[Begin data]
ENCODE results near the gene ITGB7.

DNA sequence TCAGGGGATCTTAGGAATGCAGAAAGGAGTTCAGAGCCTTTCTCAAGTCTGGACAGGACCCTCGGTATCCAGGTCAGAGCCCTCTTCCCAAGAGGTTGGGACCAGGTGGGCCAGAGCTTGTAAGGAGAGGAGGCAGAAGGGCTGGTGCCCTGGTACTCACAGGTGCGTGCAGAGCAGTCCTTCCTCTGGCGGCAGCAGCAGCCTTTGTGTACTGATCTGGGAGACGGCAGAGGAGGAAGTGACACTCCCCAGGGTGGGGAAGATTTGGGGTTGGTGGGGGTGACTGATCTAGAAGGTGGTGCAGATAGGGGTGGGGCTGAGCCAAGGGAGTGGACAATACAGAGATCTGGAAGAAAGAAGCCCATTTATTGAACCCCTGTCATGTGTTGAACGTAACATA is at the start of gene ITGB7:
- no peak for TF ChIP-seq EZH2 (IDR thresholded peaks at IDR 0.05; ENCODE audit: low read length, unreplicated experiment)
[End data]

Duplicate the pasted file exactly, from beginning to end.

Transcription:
ENCODE results near the gene ITGB7.

DNA sequence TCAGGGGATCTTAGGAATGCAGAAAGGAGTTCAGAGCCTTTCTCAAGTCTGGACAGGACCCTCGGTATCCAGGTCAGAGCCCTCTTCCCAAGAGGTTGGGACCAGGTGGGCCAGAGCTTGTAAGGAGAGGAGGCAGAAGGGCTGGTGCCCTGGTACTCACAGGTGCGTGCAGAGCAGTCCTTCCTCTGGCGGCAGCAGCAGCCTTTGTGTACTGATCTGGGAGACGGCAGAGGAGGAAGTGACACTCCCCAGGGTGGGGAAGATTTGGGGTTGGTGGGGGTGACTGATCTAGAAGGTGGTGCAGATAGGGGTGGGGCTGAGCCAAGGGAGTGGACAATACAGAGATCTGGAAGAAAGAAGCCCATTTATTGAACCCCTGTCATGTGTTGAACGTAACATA is at the start of gene ITGB7:
- no peak for TF ChIP-seq EZH2 (IDR thresholded peaks at IDR 0.05; ENCODE audit: low read length, unreplicated experiment)